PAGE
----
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Benson J. Lossing, Pictorial Field Book of the Civil War. Volume 3., Chapter 17: Sherman's March through the Carolinas.--the capture of Fort Fisher. (search)
et in height, with four cannon upon it, named Battery Buchanan. These constituted the defenses on Federal Point, and commanded the entrance to the Cape Fear, by New Inlet. About seven miles southwest from Fort Fisher, at Smithville, on the old entrance to the Cape Fear, was Fort Johnson; and about a mile south of that work was Fd the capture of that city. Butler was instructed to debark the troops on the main land between the Cape Fear River and the sea, north of the north entrance (or New Inlet) to the river. Should the landing be effected whilst the enemy still held Fort Fisher, and the batteries guarding the entrance to the river, the troops were to sharply defined as ever, and even the grass was not disturbed. A little more than ten hours afterward, Porter opened his guns upon the defenses at that entrance (New Inlet) to the Cape Fear River, consisting of Fort Fisher and Mound Battery. See note 4, page 478. Brief and feeble Mound Battery. this is from a sketch taken f
Benson J. Lossing, Pictorial Field Book of the Civil War. Volume 3., Chapter 18: capture of Fort Fisher, Wilmington, and Goldsboroa.--Sherman's March through the Carolinas.--Stoneman's last raid. (search)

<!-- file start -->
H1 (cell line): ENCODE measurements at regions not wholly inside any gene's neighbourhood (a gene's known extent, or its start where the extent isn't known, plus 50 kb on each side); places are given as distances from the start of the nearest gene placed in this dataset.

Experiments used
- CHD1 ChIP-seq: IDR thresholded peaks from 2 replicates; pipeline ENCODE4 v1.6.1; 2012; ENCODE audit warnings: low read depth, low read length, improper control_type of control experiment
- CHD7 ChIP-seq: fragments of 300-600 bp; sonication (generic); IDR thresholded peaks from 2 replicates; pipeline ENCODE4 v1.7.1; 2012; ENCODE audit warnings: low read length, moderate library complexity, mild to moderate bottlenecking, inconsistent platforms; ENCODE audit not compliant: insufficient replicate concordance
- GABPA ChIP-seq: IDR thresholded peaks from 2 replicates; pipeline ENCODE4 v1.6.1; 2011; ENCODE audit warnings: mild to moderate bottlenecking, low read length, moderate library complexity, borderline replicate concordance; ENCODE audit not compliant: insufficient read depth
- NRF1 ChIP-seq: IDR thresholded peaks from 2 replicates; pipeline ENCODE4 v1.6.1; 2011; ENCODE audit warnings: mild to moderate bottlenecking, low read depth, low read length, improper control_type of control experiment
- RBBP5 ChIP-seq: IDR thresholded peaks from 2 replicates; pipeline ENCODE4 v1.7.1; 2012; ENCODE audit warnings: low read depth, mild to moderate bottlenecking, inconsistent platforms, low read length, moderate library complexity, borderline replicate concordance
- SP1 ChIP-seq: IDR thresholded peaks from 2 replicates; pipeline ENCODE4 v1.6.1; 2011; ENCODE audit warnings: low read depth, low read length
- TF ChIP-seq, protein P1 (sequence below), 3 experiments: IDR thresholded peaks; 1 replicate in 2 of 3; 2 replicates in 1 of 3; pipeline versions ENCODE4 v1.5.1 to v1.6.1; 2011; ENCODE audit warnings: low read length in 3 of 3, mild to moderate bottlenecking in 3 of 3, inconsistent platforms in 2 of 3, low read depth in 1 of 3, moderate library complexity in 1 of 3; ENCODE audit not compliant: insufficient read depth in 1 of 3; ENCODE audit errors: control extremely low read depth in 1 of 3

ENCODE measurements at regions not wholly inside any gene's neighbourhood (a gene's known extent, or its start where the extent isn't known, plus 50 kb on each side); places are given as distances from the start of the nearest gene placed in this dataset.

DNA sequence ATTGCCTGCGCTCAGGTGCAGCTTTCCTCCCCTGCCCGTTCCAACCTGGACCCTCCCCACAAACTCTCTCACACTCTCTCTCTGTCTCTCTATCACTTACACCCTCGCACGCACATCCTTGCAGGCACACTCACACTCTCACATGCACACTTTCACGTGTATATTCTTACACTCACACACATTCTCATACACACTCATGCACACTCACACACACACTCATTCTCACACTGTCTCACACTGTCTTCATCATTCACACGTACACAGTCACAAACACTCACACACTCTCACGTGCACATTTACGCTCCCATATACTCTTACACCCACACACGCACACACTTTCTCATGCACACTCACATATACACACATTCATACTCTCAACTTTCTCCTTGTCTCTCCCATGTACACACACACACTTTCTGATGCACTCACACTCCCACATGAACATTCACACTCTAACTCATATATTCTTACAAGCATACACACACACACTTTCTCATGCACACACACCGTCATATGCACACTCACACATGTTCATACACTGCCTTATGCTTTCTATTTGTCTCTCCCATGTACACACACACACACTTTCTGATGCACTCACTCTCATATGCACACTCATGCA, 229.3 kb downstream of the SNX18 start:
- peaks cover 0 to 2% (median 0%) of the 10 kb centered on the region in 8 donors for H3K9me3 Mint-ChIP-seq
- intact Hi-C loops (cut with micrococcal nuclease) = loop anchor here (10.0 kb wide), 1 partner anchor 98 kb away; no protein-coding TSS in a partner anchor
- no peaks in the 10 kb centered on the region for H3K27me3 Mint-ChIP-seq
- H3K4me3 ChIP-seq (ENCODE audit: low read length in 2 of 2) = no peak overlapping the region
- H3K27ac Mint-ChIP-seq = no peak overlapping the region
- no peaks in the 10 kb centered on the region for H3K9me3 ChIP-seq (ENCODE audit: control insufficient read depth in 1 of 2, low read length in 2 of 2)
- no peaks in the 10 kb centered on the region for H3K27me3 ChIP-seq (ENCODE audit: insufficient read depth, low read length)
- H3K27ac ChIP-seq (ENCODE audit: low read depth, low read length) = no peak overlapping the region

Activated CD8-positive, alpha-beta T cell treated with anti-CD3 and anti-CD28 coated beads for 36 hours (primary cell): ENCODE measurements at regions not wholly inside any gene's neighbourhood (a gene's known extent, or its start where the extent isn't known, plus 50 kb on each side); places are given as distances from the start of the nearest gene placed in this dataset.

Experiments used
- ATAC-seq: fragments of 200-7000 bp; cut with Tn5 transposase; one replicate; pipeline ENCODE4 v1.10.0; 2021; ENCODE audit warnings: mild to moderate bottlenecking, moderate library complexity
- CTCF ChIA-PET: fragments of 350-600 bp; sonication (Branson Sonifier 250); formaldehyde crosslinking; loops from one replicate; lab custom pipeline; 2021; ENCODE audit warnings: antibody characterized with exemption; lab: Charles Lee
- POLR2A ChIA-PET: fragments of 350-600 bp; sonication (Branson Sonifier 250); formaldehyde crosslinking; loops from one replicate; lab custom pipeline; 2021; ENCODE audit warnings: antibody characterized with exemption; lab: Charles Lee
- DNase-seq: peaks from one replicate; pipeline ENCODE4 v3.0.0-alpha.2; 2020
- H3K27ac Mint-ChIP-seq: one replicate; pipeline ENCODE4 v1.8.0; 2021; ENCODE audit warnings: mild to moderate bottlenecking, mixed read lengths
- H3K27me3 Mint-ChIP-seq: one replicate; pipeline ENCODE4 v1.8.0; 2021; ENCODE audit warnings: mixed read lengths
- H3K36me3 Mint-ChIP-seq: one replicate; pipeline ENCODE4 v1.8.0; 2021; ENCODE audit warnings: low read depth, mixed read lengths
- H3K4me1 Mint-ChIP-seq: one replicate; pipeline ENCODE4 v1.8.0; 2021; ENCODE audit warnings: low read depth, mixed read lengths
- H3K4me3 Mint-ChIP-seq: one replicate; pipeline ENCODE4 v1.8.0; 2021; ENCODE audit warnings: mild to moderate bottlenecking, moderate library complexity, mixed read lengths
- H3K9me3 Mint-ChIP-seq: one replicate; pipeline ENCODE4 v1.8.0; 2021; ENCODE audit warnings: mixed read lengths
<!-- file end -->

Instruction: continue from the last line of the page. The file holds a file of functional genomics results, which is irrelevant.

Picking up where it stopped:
hief had reconnoitered for himself. Although a greater part of the guns of Fort Fisher were dismounted, or otherwise disabled, the work itself was so slightly damaged that it could be readily repaired. But the Nationals had no use for it. The port of Wilmington was closed to blockade-runners; and the town itself was to be the next object of visitation by Terry and Porter. The latter immediately ordered Lieutenant-Commander R. Chandler, commanding the Maumee, to buoy out the channel of New Inlet, when several of the lighter draught vessels went into the Cape Fear River. He also dispatched the gallant Cushing, See page 472. who was then in command of the Monticello, to ascertain the state of affairs on the right bank of the river. Cushing soon reported success, by raising the National flag over Fort Caswell and Smithville, Lieutenant Cushing displayed blockade-runner signal-lights, and decoyed two of them under the guns of Fort Caswell, where they were captured. They were